Who and Whom :
One of the most frequently asked questions about grammar is about choosing between the various forms of the pronoun who
: who, whose, whom, whoever, whomever. The number (singular or plural) of the pronoun (and its accompanying verbs) is determined by what the pronoun refers to; it can refer to a singular person or a group of people:
- The person who hit my car should have to pay to fix the damages.
- The people who have been standing in line the longest should get in first.
It might be useful to compare the forms of who to the forms of the pronouns he and they. Their forms are similar:
| ||Subject |
To choose correctly among the forms of who, re-phrase the sentence so you choose between he and him. If you want him, write whom; if you want he, write who.
- Who do you think is responsible? (Do you think he is responsible?)
- Whom shall we ask to the party? (Shall we ask him to the party?)
- Give the box to whomever you please. (Give the box to him.)
- Give the box to whoever seems to want it most. (He seems to want it most. [And then the clause "whoever seems to want it most" is the object of the preposition "to."])
- Whoever shows up first will win the prize. (He shows up first.)
The number of people who use "whom" and "who" wrongly is appalling. The problem is a difficult one and it is complicated by the importance of tone, or taste. Take the common expression, "Whom are you, anyways?" That is of course, strictly speaking, correct — and yet how formal, how stilted! The usage to be preferred in ordinary speech and writing is "Who are you, anyways?" "Whom" should be used in the nominative case only when a note of dignity or austerity is desired. For example, if a writer is dealing with a meeting of, say, the British Cabinet, it would be better to have the Premier greet a new arrival, such as an under-secretary, with a "Whom are you, anyways?" rather than a "Who are you, anyways?" — always granted that the Premier is sincerely unaware of the man's identity. To address a person one knows by a "Whom are you?" is a mark either of incredible lapse of memory or inexcusable arrogance. "How are you?" is a much kindlier salutation.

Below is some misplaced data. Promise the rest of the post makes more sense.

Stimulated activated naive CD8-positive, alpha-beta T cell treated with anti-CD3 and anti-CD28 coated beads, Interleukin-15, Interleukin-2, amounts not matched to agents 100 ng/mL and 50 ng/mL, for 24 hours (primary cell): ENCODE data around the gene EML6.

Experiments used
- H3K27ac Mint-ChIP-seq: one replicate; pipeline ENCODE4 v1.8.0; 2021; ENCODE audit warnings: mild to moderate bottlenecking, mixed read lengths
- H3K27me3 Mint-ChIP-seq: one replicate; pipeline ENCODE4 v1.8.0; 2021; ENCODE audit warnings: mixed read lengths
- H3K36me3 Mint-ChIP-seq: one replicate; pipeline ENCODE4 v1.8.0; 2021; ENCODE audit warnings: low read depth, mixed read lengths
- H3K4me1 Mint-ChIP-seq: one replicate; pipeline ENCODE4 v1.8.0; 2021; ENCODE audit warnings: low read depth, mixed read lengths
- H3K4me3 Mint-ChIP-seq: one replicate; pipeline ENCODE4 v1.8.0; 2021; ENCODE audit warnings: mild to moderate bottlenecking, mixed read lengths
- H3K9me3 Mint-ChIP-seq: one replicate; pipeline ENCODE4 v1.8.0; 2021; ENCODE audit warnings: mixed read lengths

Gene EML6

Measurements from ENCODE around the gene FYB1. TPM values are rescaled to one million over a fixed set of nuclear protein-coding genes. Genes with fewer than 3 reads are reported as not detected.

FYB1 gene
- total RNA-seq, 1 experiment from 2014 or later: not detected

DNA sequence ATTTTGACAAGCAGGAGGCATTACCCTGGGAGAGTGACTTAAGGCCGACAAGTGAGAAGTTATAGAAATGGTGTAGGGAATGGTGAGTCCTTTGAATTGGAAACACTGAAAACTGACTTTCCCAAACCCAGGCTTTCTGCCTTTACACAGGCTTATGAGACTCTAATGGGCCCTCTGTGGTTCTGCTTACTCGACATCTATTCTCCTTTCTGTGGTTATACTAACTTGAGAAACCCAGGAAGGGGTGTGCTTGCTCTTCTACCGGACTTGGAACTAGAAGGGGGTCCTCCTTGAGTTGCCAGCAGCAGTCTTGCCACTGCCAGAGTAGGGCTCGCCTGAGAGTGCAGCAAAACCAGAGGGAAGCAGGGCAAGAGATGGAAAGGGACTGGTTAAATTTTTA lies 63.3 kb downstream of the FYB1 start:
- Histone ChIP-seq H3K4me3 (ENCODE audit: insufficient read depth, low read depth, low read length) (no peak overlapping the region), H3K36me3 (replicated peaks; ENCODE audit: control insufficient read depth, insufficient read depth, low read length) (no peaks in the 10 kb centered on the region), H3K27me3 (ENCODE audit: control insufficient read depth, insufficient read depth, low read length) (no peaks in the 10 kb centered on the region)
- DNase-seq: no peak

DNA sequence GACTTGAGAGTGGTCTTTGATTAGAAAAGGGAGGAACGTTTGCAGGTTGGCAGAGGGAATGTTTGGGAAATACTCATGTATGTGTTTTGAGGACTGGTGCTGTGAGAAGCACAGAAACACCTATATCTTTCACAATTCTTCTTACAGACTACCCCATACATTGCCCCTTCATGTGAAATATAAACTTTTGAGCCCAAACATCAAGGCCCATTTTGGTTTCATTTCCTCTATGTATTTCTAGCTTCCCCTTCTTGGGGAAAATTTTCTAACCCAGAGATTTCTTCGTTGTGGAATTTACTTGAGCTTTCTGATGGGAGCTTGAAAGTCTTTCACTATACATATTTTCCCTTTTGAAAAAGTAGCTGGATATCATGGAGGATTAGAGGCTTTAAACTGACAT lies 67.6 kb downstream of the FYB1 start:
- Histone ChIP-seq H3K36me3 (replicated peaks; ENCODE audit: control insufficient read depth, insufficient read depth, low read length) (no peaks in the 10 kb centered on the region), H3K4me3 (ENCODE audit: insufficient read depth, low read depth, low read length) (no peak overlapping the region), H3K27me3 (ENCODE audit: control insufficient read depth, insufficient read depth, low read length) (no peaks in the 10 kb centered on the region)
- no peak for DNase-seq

Ladies' and Gentlemen's Guide to Modern English Usage
The only problem most writers have with whose is confusing it with who's, which looks like a possessive but is really the contraction for who is. In the same way that we should not confuse his with he's (the contraction for he is or he has), we should not confuse whose with who's.
- Who's that walking down the street?
- Whose coat is this?
- I don't care whose paper this is. It's brilliant!
Whose can be used to refer to inanimate objects as well as to people (although there is a kind of folk belief that it should refer only to humans and other mammals): "I remember reading a book — whose title I can't recall right now — about a boy and a basenji."